Outcome Assessment for ACL Tissue Engineering

  • Patrick Vavken
  • Martha M. Murray
  • Braden C. Fleming
Chapter

Abstract

Outcome assessment measures, directly or indirectly, how well a medical treatment functions. For clinical treatments this is measured by measuring safety (i.e., the rate of complications) and effectiveness (i.e., resolution of pain or improvement in function). For basic science, outcome assessment often means objectively quantifying cellular behavior and characteristics and other laboratory measurements. When developing tissue engineering treatments for improving outcomes following ACL injury, evaluation of the tissue-engineered structure is necessary to optimize the treatment, too. These evaluations prove that the method will be safe and efficacious and demonstrate that the alternative treatment is better than the gold standard, in our case, ACL reconstruction with an autograft. When translating any new technology from benchtop (lab) to the bedside (clinic), in vitro (petri dish) studies and preclinical models are first required to validate the concept and to prove that it is likely to be efficacious, prior to initiating a clinical trial in humans. This chapter briefly highlights some of the outcome measures that are important at all three levels: in vitro, preclinical, and clinical studies.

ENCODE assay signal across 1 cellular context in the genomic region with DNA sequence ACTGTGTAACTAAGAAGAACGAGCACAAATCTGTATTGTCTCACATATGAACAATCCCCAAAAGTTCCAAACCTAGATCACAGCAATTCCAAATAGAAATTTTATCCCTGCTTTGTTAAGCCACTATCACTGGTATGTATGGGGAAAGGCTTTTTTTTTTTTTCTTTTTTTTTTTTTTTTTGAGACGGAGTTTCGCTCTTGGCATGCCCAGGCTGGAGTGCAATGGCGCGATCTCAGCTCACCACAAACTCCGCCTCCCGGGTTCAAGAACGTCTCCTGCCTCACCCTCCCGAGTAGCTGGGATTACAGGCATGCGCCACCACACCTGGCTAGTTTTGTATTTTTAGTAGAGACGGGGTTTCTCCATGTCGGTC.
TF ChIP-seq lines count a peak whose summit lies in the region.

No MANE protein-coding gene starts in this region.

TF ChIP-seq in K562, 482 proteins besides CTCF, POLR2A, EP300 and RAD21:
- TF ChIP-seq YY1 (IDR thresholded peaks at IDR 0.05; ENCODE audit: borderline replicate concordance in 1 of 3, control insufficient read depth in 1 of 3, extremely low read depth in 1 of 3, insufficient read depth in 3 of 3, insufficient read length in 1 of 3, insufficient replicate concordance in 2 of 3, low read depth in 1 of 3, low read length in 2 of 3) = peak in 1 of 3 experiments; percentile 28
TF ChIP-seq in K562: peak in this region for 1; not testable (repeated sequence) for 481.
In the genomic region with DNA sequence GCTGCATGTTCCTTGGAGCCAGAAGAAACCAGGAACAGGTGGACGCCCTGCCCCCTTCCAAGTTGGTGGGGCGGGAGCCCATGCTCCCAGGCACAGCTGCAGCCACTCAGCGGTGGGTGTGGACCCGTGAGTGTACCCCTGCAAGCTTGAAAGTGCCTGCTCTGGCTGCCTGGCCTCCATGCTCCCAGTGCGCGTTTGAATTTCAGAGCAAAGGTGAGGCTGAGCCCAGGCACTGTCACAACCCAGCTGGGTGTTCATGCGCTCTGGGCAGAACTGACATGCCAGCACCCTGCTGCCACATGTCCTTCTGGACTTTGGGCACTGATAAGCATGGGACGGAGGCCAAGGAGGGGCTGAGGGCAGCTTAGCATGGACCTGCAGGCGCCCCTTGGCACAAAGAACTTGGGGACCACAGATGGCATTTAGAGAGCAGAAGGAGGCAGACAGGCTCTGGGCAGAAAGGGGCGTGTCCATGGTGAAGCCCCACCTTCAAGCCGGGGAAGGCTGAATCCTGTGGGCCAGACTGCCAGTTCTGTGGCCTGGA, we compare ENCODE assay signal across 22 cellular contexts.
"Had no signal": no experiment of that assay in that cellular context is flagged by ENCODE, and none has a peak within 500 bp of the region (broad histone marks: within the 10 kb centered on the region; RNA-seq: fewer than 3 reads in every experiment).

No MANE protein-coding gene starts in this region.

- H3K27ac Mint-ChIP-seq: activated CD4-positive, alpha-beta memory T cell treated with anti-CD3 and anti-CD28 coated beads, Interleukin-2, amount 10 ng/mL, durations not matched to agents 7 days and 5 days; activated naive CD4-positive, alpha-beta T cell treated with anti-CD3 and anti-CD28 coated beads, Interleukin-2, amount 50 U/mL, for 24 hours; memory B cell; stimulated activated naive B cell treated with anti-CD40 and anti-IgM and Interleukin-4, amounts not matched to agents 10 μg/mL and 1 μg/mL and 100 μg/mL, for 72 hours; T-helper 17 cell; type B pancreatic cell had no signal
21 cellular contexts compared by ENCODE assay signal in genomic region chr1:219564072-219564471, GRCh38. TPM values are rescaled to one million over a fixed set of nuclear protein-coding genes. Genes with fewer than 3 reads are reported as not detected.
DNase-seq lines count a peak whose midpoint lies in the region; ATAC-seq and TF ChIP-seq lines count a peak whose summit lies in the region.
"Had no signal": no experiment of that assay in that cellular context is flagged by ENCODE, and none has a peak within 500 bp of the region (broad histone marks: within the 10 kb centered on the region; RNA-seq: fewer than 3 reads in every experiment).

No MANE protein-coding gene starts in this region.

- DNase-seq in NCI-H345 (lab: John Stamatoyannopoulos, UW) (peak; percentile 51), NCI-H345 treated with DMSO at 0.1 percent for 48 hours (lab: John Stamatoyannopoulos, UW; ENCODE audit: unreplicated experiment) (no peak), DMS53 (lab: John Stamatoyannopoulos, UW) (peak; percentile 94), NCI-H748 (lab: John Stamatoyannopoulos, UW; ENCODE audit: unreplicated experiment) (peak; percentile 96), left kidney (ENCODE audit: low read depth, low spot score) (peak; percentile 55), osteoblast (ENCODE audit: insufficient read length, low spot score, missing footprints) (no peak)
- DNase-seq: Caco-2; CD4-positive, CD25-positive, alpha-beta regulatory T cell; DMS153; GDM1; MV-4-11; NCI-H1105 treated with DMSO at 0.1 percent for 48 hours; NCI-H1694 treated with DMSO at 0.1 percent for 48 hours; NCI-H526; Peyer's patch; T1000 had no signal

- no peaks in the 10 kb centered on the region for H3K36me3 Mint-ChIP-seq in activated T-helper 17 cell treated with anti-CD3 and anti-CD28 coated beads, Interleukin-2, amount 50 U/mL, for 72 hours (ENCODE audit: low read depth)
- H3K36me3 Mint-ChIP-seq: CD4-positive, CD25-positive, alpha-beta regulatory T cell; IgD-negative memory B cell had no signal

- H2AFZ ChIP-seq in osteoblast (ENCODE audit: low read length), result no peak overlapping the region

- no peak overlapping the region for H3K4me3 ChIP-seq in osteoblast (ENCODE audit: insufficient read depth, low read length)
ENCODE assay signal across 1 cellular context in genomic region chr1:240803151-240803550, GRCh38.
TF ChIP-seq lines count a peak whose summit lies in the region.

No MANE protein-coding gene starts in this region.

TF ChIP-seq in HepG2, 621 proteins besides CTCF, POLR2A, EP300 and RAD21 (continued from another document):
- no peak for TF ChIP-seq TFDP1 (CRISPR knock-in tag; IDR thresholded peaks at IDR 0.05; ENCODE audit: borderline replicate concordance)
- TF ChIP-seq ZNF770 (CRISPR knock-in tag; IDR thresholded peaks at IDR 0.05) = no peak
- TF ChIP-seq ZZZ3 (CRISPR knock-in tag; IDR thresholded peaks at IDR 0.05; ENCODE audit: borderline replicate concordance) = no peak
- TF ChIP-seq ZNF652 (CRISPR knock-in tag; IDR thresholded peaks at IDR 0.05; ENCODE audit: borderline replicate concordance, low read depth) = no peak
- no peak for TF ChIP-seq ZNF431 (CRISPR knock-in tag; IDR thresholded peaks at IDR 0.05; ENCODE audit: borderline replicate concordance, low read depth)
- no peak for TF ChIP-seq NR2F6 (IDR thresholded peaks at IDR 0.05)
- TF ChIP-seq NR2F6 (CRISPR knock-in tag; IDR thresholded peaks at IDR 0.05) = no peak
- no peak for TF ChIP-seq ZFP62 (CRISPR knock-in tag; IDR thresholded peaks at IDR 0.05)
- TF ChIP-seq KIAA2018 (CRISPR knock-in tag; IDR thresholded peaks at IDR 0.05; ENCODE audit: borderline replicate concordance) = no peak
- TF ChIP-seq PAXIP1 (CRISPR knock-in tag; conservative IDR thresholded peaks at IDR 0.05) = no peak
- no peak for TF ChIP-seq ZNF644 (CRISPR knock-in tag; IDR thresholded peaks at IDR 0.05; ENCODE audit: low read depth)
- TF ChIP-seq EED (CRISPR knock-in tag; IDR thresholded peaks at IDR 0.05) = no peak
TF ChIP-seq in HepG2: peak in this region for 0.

Keywords

Fatigue Torque Electrophoresis Osteoarthritis Macromolecule 

Notes

Acknowledgement

Research reported in this chapter was supported by the National Institute of Arthritis and Musculoskeletal and Skin Diseases of the National Institutes of Health under Award Numbers RO1-AR047910, RO1-AR054099 and RO1-AR056834. The content is solely the responsibility of the authors and does not necessarily represent the official views of the National Institutes of Health.

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Copyright information

© Springer Science+Business Media New York 2013

Authors and Affiliations

  • Patrick Vavken
    • 1
  • Martha M. Murray
    • 2
  • Braden C. Fleming
    • 3
  1. 1.Department of Orthopedic SurgeryBoston Children’s Hospital, Harvard Medical SchoolBostonUSA
  2. 2.Department of Orthopedic Surgery, Division of Sports MedicineBoston Children’s Hospital, Harvard Medical SchoolBostonUSA
  3. 3.Department of OrthopedicsWarren Alpert Medical School of Brown University/Rhode Island HospitalProvidenceUSA

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